Candidate Name Total Votes Percentage
10,690 13.51%
10,198 12.89%
8,308 10.50%
8,271 10.45%
8,114 10.26%
7,942 10.04%
7,587 9.59%
7,560 9.56%
6,933 8.76%
3,510 4.44%

Republican Central Committee, 68th District

Prosecutor Ray Gennawey (R-Irvine), son of Councilwoman Elaine Gennawey (R-Laguna Niguel), is in the sixth and final Central Committee seat from the 68th District, leading incumbent Central Committee Member and former Councilwoman Deborah Pauly (R-Villa Park) by 0.08%, which is 162 votes. Gennawy is also leading Councilman Scott Voigts (R-Lake Forest) by 0.76% which is 1,012 votes, and Businessman John Park (R-Irvine) by 1.13% which is 1,491 votes.

Candidate Name Total Votes Percentage
20,559 15.61%
15,525 11.79%
12,007 9.12%
10,797 8.20%
10,390 7.89%
9,975 7.57%
9,813 7.45%
8,963 6.81%
8,484 6.44%
7,217 5.48%
6,486 4.92%
4,651 3.53%
4,473 3.40%
2,359 1.79%

Republican Central Committee, 69th District

Candidate Name Total Votes Percentage
4,255 14.54%
3,732 12.75%
3,731 12.75%
3,592 12.27%
3,272 11.18%
3,267 11.16%
2,846 9.72%
2,516 8.60%
2,056 7.02%

Republican Central Committee, 72nd District

Candidate Name Total Votes Percentage
16,829 14.74%
12,206 10.69%
11,841 10.37%
11,148 9.76%
10,845 9.50%
9,770 8.55%
9,355 8.19%
7,130 6.24%
5,861 5.13%
5,511 4.83%
4,823 4.22%
4,516 3.95%
4,368 3.82%

Republican Central Committee, 74th District

In the 74th District’s race for the last spot for Central Committee, Retired Navy Nurse Emily Sanford (R-Huntington Beach) leads former Councilman Scott Peotter (R-Newport Beach) by 0.86% which is 1,159 votes and Councilman Mike Posey (R-Huntington Beach) by 1.65% which is 2,233 votes.

Of note, the top vote-getter, Councilwoman Diane Dixon (R-Newport Beach), will vacate this directly-elected Central Committee seat because she has won an ex-officio seat on the Central Committee by virtue of becoming the Republican nominee for the 74th Assembly District against incumbent Cottie Petrie-Norris (D-Laguna Beach).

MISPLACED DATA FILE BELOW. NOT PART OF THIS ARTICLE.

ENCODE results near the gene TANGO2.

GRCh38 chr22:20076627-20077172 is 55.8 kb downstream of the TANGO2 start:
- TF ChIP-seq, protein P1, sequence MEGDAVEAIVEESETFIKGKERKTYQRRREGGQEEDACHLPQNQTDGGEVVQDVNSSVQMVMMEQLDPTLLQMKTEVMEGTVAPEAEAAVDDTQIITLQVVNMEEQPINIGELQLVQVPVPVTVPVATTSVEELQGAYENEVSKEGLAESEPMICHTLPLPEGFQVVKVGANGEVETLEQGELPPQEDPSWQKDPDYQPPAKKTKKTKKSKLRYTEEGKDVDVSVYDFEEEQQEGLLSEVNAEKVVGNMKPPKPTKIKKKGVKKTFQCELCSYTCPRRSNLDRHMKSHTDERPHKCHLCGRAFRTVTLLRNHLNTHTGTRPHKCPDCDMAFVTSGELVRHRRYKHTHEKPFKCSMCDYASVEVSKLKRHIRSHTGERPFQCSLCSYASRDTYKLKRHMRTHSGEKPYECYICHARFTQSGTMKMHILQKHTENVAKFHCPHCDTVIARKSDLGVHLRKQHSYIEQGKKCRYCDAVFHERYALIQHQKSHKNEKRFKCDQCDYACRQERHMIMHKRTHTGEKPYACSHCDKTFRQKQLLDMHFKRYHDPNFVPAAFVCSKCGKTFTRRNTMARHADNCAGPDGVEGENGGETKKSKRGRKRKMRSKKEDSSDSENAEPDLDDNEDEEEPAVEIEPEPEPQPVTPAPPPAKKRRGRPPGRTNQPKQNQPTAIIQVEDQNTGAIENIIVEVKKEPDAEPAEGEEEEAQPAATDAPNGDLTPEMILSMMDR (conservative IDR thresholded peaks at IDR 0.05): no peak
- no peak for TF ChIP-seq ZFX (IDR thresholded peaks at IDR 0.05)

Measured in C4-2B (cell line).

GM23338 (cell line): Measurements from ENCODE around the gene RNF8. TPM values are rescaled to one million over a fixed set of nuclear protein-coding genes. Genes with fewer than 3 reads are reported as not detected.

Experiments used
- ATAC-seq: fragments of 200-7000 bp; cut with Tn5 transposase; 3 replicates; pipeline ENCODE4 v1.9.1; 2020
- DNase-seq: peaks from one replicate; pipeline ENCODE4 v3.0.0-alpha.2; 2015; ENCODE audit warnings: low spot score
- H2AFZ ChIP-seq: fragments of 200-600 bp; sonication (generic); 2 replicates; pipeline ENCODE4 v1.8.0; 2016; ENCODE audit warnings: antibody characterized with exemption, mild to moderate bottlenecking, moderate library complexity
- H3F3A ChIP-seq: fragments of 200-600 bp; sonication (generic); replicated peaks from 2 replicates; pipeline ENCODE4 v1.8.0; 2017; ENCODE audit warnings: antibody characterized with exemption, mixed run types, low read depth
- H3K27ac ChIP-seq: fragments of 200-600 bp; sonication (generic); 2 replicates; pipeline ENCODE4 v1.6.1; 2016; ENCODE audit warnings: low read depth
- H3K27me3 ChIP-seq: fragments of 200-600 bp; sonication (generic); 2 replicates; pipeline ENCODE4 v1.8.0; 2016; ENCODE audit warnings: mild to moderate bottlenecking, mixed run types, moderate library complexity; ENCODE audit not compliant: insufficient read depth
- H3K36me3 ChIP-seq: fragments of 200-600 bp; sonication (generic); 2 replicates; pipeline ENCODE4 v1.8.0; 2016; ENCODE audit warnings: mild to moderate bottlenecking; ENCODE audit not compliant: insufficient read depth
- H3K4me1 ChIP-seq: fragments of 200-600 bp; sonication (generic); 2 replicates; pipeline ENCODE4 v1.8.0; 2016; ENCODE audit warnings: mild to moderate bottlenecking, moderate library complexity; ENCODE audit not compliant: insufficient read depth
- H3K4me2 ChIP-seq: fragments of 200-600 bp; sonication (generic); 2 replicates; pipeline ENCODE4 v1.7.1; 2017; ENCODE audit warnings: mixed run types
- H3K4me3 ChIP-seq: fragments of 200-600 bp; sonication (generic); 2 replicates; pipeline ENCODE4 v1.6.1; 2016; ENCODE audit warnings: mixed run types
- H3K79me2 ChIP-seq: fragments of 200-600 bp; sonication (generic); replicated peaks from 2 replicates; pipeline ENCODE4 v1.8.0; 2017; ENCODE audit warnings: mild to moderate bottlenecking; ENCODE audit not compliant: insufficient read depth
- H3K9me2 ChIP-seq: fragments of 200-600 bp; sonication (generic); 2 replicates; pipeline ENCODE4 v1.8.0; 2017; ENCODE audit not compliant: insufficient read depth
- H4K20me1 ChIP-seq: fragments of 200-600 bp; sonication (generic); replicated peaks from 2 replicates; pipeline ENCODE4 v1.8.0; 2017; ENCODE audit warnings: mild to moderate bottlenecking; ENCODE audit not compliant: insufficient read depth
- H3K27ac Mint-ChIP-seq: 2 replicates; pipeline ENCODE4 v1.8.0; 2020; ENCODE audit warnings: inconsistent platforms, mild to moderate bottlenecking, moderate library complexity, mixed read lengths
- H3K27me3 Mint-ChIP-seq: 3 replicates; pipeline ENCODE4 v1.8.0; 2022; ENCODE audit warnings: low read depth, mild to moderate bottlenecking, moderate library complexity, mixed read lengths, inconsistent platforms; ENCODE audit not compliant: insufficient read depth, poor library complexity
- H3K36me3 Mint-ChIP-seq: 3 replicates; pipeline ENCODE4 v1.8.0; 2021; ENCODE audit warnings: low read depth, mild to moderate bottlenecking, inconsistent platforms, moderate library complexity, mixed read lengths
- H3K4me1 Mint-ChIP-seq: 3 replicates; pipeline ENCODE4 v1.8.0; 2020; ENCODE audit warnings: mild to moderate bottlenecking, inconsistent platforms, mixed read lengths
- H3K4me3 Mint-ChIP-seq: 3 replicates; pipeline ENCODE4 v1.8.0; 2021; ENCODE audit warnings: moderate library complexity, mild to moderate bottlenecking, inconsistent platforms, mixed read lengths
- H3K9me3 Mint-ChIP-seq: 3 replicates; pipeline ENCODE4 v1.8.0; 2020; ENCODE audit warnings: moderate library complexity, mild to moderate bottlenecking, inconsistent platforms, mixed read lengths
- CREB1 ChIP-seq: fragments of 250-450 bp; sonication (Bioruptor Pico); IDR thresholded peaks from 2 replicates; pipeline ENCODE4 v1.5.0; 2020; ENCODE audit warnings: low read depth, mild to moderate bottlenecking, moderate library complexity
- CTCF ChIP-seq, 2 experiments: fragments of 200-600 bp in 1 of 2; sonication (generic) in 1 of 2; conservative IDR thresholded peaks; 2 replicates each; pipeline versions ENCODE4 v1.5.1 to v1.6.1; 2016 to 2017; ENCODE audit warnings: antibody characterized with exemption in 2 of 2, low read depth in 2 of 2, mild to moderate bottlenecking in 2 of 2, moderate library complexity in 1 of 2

Candidate Name Total Votes Percentage
19,576 14.46%
17,254 12.74%
13,278 9.81%
12,167 8.99%
11,753 8.68%
10,135 7.49%
8,976 6.63%
7,902 5.84%
6,336 4.68%
5,943 4.39%
5,836 4.31%
4,072 3.01%
3,787 2.80%
3,736 2.76%
2,969 2.19%
1,683 1.24%

Democratic Central Committee, 55th District

Businesswoman Gail Cain (D-Brea) leads Democratic Party of Orange County Vice-Chair North Jeffrey LeTourneau (D-Brea) for the last Democratic Central Committee spot from the 55th District by 0.33%, which is 128 votes.

Candidate Name Total Votes Percentage
6,926 17.82%
6,562 16.89%
5,281 13.59%
4,773 12.28%
4,734 12.18%
3,894 10.02%
3,766 9.69%
2,926 7.53%

Democratic Central Committee, 65th District

In the 65th District, Democratic Party of Orange County Chair Ada Briceño (D-Stanton) is hanging on to her Central Committee seat, leading Nonprofit Director/Accountant Bruce W. Johnson (D-Buena Park) by 1.59%, which is 1,406 votes.
Candidate Name Total Votes Percentage
10,645 12.05%
10,355 11.73%
9,322 10.56%
8,696 9.85%
7,889 8.93%
7,213 8.17%
5,807 6.58%
5,230 5.92%
5,206 5.90%
4,787 5.42%
4,779 5.41%
4,565 5.17%
3,813 4.32%

Democratic Central Committee, 68th District

A whopping eight candidates for the Democratic Central Committee are within 2% of Retired Physician Bill Honigman (D-North Tustin) for the last spot from the 68th District.  The closest of the eight is Attorney Nathaniel Fernandez Epstein (D-Lake Forest), who trails Honigman by just 0.01%, which is 18 votes.  Epstein finished in last place in the race for Orange County Assessor in 2018.  Another of the 8 candidates is Democratic Party of Orange County Vice-Chair Central Betty Valencia (D-Orange), currently sitting in tenth place.